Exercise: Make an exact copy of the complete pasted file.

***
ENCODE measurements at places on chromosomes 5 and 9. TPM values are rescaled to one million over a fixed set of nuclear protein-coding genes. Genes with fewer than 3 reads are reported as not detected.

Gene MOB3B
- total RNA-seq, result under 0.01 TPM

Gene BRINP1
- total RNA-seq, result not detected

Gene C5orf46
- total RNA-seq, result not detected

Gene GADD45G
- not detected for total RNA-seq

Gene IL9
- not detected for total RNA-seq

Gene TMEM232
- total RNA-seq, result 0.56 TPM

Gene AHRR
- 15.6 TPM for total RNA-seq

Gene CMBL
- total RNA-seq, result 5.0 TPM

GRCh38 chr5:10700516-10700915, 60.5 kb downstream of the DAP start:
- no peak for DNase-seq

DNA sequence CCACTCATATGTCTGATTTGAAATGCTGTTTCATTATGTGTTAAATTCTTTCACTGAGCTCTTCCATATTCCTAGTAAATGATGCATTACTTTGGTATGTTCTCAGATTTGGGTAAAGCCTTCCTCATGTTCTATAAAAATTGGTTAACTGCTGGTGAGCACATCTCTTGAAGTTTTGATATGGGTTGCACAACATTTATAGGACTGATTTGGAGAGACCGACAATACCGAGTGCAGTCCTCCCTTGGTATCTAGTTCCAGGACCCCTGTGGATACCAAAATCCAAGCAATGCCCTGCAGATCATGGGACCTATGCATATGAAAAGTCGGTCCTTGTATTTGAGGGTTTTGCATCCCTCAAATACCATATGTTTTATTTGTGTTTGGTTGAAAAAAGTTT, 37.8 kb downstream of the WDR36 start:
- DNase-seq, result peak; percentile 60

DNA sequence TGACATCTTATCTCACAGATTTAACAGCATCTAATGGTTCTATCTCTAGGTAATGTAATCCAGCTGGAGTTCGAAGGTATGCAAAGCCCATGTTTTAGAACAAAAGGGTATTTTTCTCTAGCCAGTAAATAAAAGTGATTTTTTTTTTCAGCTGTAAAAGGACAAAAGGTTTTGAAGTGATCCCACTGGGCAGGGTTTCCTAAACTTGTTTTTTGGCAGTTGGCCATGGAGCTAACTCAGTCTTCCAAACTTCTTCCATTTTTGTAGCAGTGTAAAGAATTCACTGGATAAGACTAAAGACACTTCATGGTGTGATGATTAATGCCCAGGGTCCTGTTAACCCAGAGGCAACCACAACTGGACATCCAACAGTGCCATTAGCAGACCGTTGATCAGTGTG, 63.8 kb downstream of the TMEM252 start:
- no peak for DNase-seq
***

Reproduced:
ENCODE measurements at places on chromosomes 5 and 9. TPM values are rescaled to one million over a fixed set of nuclear protein-coding genes. Genes with fewer than 3 reads are reported as not detected.

Gene MOB3B
- total RNA-seq, result under 0.01 TPM

Gene BRINP1
- total RNA-seq, result not detected

Gene C5orf46
- total RNA-seq, result not detected

Gene GADD45G
- not detected for total RNA-seq

Gene IL9
- not detected for total RNA-seq

Gene TMEM232
- total RNA-seq, result 0.56 TPM

Gene AHRR
- 15.6 TPM for total RNA-seq

Gene CMBL
- total RNA-seq, result 5.0 TPM

GRCh38 chr5:10700516-10700915, 60.5 kb downstream of the DAP start:
- no peak for DNase-seq

DNA sequence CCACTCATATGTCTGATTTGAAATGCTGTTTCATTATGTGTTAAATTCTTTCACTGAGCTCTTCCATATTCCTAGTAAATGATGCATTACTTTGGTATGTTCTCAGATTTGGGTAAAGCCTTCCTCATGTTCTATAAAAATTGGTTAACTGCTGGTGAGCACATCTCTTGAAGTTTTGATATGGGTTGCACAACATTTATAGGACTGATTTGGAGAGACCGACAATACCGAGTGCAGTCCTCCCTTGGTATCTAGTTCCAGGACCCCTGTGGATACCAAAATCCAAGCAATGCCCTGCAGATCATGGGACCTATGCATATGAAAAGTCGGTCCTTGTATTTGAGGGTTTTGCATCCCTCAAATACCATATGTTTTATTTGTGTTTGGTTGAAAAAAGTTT, 37.8 kb downstream of the WDR36 start:
- DNase-seq, result peak; percentile 60

DNA sequence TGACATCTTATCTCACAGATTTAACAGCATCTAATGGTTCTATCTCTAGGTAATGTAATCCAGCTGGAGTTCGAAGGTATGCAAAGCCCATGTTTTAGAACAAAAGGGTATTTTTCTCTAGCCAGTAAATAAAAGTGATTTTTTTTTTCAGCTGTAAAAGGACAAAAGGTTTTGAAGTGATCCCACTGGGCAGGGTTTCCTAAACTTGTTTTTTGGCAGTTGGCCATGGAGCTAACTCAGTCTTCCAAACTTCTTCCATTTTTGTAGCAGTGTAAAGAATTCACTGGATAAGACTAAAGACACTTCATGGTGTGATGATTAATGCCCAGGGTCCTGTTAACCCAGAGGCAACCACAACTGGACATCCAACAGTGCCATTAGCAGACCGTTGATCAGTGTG, 63.8 kb downstream of the TMEM252 start:
- no peak for DNase-seq